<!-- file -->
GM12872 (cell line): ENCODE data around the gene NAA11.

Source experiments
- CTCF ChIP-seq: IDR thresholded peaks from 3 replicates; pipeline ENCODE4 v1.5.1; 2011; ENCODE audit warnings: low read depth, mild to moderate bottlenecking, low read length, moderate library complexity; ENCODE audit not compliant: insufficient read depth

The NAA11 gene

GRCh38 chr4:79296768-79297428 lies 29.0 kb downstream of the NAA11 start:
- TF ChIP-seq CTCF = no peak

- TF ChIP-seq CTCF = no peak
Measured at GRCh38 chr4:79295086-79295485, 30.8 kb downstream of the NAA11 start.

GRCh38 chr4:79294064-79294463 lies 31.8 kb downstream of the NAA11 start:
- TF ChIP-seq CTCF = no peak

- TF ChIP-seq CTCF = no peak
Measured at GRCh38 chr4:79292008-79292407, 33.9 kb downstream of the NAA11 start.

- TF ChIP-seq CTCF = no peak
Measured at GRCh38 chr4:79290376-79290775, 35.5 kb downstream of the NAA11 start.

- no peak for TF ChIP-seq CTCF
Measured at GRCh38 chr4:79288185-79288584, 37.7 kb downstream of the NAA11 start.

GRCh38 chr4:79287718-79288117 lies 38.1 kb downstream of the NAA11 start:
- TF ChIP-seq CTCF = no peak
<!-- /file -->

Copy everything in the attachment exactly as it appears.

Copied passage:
GM12872 (cell line): ENCODE data around the gene NAA11.

Source experiments
- CTCF ChIP-seq: IDR thresholded peaks from 3 replicates; pipeline ENCODE4 v1.5.1; 2011; ENCODE audit warnings: low read depth, mild to moderate bottlenecking, low read length, moderate library complexity; ENCODE audit not compliant: insufficient read depth

The NAA11 gene

GRCh38 chr4:79296768-79297428 lies 29.0 kb downstream of the NAA11 start:
- TF ChIP-seq CTCF = no peak

- TF ChIP-seq CTCF = no peak
Measured at GRCh38 chr4:79295086-79295485, 30.8 kb downstream of the NAA11 start.

GRCh38 chr4:79294064-79294463 lies 31.8 kb downstream of the NAA11 start:
- TF ChIP-seq CTCF = no peak

- TF ChIP-seq CTCF = no peak
Measured at GRCh38 chr4:79292008-79292407, 33.9 kb downstream of the NAA11 start.

- TF ChIP-seq CTCF = no peak
Measured at GRCh38 chr4:79290376-79290775, 35.5 kb downstream of the NAA11 start.

- no peak for TF ChIP-seq CTCF
Measured at GRCh38 chr4:79288185-79288584, 37.7 kb downstream of the NAA11 start.

GRCh38 chr4:79287718-79288117 lies 38.1 kb downstream of the NAA11 start:
- TF ChIP-seq CTCF = no peak